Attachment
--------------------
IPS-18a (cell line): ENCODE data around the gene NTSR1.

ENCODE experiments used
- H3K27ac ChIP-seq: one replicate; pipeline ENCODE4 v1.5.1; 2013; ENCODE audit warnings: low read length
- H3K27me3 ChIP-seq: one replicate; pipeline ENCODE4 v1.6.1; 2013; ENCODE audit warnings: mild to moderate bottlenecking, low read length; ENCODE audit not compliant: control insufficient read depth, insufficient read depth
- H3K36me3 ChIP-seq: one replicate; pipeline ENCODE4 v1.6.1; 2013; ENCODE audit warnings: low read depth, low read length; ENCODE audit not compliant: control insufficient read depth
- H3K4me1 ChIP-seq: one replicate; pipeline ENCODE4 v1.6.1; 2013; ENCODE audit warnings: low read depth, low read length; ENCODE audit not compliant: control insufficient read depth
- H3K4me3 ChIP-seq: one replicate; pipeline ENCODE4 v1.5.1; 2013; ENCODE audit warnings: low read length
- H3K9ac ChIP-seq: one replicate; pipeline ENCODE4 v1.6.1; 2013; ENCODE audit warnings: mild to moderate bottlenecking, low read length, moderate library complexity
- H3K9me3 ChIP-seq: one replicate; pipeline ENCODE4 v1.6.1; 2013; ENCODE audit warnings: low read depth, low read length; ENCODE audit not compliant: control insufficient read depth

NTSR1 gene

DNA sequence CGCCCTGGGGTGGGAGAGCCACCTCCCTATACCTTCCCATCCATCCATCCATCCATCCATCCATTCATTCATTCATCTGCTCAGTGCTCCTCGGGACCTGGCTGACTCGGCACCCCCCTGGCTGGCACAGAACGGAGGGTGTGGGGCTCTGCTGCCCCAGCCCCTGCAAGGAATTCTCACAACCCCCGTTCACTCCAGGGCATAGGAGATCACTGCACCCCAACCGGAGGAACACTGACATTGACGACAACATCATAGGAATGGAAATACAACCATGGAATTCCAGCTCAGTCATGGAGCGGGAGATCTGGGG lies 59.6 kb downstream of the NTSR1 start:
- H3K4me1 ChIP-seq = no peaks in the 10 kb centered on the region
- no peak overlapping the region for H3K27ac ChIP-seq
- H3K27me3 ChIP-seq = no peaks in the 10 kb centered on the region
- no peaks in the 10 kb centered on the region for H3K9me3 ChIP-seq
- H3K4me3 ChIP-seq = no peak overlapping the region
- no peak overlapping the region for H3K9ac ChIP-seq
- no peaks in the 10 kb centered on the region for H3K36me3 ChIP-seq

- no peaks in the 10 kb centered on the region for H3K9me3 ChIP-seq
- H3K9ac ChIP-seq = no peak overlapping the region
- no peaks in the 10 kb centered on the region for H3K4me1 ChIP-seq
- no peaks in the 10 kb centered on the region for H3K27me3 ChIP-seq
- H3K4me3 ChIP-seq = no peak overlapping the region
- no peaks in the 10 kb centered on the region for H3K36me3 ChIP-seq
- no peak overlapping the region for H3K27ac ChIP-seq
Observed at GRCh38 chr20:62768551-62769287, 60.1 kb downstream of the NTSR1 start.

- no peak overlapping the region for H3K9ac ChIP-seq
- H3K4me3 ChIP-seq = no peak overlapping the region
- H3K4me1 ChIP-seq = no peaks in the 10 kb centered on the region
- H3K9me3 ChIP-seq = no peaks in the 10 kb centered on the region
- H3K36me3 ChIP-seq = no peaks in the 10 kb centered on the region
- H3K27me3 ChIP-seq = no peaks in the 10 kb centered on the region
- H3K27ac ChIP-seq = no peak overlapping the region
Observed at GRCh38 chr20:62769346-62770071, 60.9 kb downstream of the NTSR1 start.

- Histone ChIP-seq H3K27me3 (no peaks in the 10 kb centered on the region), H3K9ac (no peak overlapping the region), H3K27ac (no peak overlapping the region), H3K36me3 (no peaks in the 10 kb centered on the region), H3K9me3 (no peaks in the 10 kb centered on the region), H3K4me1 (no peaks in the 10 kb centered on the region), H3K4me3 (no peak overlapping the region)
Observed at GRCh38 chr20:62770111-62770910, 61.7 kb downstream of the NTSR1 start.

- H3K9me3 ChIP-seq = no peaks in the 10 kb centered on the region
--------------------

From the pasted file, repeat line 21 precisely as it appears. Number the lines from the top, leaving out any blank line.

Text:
- no peaks in the 10 kb centered on the region for H3K4me1 ChIP-seq